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“We are not stray leaves blowing about in the wind”: exploring the impact of Family Wellbeing empowerment research, 1998–2021

Abstract

Background

An Aboriginal-developed empowerment and social and emotional wellbeing program, known as Family Wellbeing (FWB), has been found to strengthen the protective factors that help Indigenous Australians to deal with the legacy of colonisation and intergenerational trauma. This article reviews the research that has accompanied the implementation of the program, over a 23 year period. The aim is to assess the long-term impact of FWB research and identify the key enablers of research impact and the limitations of the impact assessment exercise. This will inform more comprehensive monitoring of research impact into the future.

Methods

To assess impact, the study took an implementation science approach, incorporating theory of change and service utilisation frameworks, to create a logic model underpinned by Indigenous research principles. A research impact narrative was developed based on mixed methods analysis of publicly available data on: 1) FWB program participation; 2) research program funding; 3) program outcome evaluation (nine studies); and 4) accounts of research utilisation (seven studies).

Results

 Starting from a need for research on empowerment identified by research users, an investment of $2.3 million in research activities over 23 years produced a range of research outputs that evidenced social and emotional wellbeing benefits arising from participation in the FWB program. Accounts of research utilisation confirmed the role of research outputs in educating participants about the program, and thus, facilitating more demand (and funding acquisition) for FWB. Overall research contributed to 5,405 recorded participants accessing the intervention. The key enablers of research impact were; 1) the research was user- and community-driven; 2) a long-term mutually beneficial partnership between research users and researchers; 3) the creation of a body of knowledge that demonstrated the impact of the FWB intervention via different research methods; 4) the universality of the FWB approach which led to widespread application.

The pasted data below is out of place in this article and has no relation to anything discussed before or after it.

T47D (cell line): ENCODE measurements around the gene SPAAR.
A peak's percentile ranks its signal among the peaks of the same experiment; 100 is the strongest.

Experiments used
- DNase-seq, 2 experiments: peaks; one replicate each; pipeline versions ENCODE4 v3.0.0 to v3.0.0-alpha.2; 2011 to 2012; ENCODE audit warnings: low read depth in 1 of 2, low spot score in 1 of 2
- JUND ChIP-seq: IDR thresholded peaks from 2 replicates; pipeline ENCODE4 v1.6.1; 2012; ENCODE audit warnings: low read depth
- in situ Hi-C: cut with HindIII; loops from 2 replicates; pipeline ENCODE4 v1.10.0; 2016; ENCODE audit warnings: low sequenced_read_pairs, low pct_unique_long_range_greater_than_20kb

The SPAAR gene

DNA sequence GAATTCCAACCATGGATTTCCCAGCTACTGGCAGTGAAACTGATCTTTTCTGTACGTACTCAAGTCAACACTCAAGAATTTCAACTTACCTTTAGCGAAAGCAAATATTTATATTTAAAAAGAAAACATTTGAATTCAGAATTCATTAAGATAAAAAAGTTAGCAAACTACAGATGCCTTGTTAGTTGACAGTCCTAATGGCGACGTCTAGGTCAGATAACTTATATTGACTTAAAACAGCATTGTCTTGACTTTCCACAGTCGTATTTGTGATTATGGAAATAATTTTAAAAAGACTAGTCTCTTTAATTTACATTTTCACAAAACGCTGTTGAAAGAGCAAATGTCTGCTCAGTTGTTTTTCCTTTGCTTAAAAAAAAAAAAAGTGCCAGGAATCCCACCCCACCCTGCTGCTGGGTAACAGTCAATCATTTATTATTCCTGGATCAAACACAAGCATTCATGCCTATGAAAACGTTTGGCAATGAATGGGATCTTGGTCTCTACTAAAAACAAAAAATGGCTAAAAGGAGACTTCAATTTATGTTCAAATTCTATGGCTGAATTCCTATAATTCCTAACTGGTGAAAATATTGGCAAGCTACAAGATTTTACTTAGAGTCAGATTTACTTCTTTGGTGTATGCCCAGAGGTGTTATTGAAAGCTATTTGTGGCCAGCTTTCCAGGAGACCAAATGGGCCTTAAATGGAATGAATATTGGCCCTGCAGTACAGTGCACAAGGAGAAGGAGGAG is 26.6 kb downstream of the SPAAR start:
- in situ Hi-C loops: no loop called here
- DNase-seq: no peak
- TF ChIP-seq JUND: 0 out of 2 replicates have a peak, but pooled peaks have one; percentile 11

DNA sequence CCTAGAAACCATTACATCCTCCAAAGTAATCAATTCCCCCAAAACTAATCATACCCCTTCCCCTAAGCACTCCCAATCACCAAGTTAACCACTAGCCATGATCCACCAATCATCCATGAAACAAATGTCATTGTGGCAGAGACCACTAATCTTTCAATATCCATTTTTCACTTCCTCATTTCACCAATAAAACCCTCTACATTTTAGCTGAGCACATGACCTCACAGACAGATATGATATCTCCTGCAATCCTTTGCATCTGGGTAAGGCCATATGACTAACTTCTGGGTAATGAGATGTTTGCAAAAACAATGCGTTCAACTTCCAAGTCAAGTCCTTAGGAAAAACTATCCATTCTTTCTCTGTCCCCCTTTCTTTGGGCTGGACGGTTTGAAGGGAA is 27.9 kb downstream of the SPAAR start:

Conclusions

The FWB research impact exercise reinforced the view that assessing research impact is best approached as a “wicked problem” for which there are no easy fixes. It requires flexible, open-ended, collaborative learning-by-doing approaches to build the evidence base over time. Steps and approaches that research groups might take to build the research impact knowledge base within their disciplines are discussed.

Background

Improving empowerment and social and emotional wellbeing (SEWB) among Aboriginal and Torres Strait IslanderFootnote 1 people is critical for addressing health and wellbeing inequity. In Australia, there exists a trans-generational legacy of complex trauma associated with colonisation, dispossession, inflexible systems and government policies, such as the removal of children from their families [1]. This has resulted in many young Indigenous people living in situations of severe social adversity [2, 3]. A broad range of indicators evidence legacies of colonisation, with young Indigenous people reported to be: seven times as likely to receive child protection services; 26 times as likely to be in the juvenile justice system; 2.7 times as likely to be unemployed; and three times as likely to live in overcrowded housing compared to young non-Indigenous people [4,5,6,7,8]. Underlying this inequity is the fact that First Nations people never ceded their sovereignty over the diverse lands that make up Australia, yet successive governments are yet to meaningfully commit to the idea of a treaty [9].